This targets the mid traps, lower traps and rhomboids. Great for shoulder stabilization and strength. It is also fantastic for re-education of the muscle firing patterns within the body and decrease the upper traps from doing everything and causing neck and shoulder pain.

Thumbs up and in a T position = Mid Trap

Thumbs down and in a T position = Rhomboids

Thumbs up and in a Y position = Lower Traps

Proper Form:

Laying on the ground roll up a towel and place it under your forehead so you can breathe without having to turn your head to one side, this will help prevent a strain in your neck. Arms at shoulder height and thumbs up – lift your arms up and squeeze your shoulder blades together (you should feel this in your mid back). Then in the same ’T’ position, put your thumbs down and lift your arms up off the ground (you should feel this in your mid back). The last position is in a ‘Y’ position, put your thumbs up and lift your arms off the ground (you should feel this in your mid to lower back).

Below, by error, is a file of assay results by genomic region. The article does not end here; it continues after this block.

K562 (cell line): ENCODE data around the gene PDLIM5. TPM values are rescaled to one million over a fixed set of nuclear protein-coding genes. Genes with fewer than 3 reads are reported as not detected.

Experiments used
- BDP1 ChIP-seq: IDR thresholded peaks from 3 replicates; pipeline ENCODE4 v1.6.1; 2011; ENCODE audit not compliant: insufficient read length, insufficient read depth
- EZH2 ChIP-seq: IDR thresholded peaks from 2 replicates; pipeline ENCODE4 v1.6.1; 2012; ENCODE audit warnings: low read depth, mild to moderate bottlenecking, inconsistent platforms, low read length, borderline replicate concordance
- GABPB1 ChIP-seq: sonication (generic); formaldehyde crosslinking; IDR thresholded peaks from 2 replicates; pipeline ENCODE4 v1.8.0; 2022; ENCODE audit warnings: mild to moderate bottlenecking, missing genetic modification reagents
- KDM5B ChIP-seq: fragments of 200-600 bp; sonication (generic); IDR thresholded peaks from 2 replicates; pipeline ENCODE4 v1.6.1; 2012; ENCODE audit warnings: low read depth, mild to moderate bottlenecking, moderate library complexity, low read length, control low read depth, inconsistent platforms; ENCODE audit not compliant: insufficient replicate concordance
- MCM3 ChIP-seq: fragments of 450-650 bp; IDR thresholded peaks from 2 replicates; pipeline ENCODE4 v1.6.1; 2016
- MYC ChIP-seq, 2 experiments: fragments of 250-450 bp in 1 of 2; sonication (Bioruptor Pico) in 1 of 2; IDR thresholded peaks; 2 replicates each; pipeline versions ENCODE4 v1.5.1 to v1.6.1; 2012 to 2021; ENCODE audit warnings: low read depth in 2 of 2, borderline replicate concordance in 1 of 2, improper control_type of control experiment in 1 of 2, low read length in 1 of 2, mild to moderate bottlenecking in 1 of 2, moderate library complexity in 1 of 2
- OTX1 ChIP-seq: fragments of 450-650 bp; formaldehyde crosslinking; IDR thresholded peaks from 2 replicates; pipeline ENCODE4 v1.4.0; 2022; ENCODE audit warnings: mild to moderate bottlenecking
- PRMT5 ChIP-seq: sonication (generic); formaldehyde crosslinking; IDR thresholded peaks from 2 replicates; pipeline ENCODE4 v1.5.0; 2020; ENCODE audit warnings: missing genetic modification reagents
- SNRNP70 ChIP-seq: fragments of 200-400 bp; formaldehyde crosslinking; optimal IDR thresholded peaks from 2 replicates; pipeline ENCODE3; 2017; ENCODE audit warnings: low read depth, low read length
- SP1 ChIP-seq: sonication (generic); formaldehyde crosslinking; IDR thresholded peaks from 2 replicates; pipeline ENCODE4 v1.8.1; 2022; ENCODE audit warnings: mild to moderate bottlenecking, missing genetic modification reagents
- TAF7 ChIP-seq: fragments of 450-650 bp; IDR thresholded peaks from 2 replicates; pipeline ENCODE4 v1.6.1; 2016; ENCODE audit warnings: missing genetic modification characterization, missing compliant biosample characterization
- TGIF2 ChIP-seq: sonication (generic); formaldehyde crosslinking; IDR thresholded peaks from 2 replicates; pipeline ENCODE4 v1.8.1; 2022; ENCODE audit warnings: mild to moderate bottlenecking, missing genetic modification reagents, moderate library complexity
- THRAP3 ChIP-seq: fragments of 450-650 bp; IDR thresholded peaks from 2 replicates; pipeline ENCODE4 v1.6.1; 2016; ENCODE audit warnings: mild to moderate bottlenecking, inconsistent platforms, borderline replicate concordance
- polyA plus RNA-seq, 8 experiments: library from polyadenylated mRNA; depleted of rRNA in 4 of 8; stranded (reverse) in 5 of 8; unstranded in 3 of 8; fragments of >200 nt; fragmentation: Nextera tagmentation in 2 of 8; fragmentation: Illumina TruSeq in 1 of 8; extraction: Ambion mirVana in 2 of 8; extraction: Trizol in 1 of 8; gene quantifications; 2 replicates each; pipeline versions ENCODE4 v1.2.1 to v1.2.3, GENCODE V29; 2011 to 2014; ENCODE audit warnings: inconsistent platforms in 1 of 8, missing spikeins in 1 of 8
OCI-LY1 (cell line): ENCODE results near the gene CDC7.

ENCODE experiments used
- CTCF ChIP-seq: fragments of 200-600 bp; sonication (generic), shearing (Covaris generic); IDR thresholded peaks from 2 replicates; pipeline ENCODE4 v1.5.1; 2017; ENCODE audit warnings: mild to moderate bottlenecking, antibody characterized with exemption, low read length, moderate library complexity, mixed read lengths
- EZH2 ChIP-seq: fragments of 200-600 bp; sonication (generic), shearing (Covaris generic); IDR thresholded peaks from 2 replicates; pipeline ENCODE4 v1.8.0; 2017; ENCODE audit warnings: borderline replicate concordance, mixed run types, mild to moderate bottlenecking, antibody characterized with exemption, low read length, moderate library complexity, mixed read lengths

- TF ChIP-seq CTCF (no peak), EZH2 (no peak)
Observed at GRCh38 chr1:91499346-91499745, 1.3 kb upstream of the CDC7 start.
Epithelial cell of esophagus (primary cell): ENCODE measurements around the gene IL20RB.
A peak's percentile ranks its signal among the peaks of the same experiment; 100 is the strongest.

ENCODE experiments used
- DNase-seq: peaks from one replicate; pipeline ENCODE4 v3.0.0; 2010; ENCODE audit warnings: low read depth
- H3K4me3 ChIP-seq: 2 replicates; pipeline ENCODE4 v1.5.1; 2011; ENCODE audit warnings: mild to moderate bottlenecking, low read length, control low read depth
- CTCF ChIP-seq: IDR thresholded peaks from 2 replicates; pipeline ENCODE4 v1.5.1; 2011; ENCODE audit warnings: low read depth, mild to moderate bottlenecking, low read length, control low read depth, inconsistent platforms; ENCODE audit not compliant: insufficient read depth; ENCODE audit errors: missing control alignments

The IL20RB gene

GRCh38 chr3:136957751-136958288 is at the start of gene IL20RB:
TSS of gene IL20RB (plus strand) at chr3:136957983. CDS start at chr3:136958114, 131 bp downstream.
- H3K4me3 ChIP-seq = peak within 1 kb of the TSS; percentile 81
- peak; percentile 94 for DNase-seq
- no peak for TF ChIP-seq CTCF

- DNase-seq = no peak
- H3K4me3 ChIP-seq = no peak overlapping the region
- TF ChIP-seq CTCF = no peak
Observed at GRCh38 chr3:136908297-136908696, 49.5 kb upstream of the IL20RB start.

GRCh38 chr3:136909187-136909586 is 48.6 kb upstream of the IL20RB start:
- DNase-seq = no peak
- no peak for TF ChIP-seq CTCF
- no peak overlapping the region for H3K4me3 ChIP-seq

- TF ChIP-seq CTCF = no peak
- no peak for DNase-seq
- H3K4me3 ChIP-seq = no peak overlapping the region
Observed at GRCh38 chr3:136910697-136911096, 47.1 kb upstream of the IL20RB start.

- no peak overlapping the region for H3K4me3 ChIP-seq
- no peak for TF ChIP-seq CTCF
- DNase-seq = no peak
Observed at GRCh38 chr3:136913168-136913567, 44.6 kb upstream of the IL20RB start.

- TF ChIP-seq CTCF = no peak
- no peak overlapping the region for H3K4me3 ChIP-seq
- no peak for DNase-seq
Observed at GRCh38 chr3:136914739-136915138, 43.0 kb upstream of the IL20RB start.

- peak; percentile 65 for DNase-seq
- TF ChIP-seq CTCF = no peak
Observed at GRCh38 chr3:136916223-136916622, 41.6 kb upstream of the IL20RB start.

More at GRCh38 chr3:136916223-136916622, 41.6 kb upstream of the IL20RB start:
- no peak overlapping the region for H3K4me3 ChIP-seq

Music from:

Once you become really good at this exercise you can then add tension from a resistance band and do this exercise standing up (such as what you can see in the attached video below).

IMPORTANT: Be sure you are contracting your shoulders back and down with a chin tuck before each repetition, it is important to be firing the right muscles with this exercise. Squeeze your shoulder blades together as you go into the resistance, this may help to decrease over firing of the upper traps. You should not feel this exercise in your upper neck or into your head, if you do, reset your shoulder blades and chin tuck and try again.

Please Keep This Disclaimer in Mind:

Articles are for educational purposes only and are not intended to diagnose, treat, cure or prevent diseases. We cannot and do not provide medical advice or specific advice on products related to treatments of a disease or illness.

You must not rely on the information on our website as an alternative to medical advice from your doctor or other professional healthcare providers.

You should never delay seeking medical advice, disregard medical advice or discontinue medical treatment because of information on our website.